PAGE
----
UX Deep Dive: Yamaha Reface CS and making an approachable entry level synth
Walking into a local music store, a wonderful landscape of LEDs, bright screens, wires, and sleek buttons fill the synthesizer area. Amidst the bustling boxes and buzzes, this small, bright white miniature keyboard might seem out of place. The Yamaha Reface CS is a prime example of a manufacturer designing an accessible, approachable synth that is powerful enough to find a use even among heavier hitting more fully-featured synths. In an era of bedroom musicians and a recent boom of entry-level gear, the Reface represents a movement towards making music production accessible to everyone.
The main appeal of the Yamaha Reface CS, especially for those familiar with similar entry level synths, is the lack of menus and screens. While many synths offer simple programming through radio selectors, switches, and knobs, the entirety of the sound shaping is controlled by uniform faders along the top of the front panel. This gives the synth a unique tactile approach to shaping the sound, and allows people who play the synth to feel like they're adjusting the sound directly, in a similar but more physical way modulation is performed with midi knobs and x/y pads. This along with its clear labelling and intuitive layout help newer synth players develop a sense of how their decisions affect their sound.
The lineup of Reface synths from Yamaha gets dismissed as being 'toy synths' a lot by synth enthusiasts. While meant disparagingly most of the time, there is value to providing an experience that is easy to jump into. In many domains, simplified streamlined UI can create attractive applications for users, and serve in this case as an enjoyable way to explore creating synth sounds in a low-stress environment. This dismissiveness around the visual toy-like appeal of the Reface series only serves to prevent these designs from being explored.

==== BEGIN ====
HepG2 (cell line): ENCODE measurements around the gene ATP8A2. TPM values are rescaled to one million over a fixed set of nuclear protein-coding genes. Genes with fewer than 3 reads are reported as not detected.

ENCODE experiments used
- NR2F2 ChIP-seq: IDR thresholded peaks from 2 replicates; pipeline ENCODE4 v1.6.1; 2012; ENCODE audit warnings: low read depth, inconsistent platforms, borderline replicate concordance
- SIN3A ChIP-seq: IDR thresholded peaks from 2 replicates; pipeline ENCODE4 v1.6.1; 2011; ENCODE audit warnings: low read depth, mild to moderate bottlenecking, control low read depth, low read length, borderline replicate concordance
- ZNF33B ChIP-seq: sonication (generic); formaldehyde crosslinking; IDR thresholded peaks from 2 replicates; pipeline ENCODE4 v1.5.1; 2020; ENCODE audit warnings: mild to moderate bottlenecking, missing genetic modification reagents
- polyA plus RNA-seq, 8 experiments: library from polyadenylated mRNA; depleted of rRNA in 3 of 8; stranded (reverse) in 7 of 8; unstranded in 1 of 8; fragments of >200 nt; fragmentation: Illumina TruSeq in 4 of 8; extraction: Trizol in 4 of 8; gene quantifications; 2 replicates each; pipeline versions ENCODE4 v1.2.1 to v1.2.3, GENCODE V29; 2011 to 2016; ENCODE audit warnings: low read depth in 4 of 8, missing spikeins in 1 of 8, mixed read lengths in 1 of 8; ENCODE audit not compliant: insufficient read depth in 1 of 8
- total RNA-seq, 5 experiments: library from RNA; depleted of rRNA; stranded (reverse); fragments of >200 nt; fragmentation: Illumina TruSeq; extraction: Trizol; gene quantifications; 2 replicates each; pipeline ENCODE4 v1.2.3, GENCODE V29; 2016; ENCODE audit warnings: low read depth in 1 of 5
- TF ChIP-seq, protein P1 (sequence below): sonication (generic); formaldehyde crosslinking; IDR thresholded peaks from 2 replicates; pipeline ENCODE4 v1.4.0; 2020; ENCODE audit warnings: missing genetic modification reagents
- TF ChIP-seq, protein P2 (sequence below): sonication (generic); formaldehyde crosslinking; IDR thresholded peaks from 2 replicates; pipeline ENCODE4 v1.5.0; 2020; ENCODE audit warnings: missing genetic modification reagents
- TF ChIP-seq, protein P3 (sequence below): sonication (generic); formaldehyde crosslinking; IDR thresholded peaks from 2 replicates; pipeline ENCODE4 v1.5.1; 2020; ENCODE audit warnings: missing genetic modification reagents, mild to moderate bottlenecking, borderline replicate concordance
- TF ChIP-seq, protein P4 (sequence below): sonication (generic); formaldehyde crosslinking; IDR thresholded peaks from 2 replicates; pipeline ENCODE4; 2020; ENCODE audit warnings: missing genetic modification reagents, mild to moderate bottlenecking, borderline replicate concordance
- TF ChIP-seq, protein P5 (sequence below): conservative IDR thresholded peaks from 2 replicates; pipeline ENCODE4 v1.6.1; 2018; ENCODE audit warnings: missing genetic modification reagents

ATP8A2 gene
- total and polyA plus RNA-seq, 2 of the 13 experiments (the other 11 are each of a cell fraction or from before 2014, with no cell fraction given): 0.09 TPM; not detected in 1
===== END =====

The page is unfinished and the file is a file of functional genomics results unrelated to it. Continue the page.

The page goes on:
There are downsides to the Reface CS in that intermediate and professional music producers often feel like a simpler synth won't get use in a high end studio. While this may hold true at the highest end of music production, for a large portion of amateur music producers, these newer entry level synths now provide a powerful enough sound engine and breadth of sound space to be used in their productions, as evidenced by musicians such as Crumb, Preoccuptions Nahre Sol (Nahre herself states that the portability and limited range of the reface CP has helped her creatively!)
There are two key traits that make a synth approachable: a low friction between playing the keyboard and creating pleasing and interesting sounds, and a clear and strong correlation between choice and change in the sound. The Reface CS does achieves both these goals; with a limited but intentional set of control options, its extremely easy to create usable interesting synth sounds, and intentionally tweak them to your desire.
It may seem like other entry-level synths should be comparably approachable, but looking at one of the Reface CS's peers, the MiniNova we can see that with the wider range of parameters, and the potential to make less immediately pleasing sounds, to a beginner synth player they may find themselves less engaged with the music making process. Comparing it to the next tier of synths such as the Prologue XD or Grandmother only exacerbates the problem further. In the world of popular synths, the Reface CS stands alone in its ability to immediately immerse players.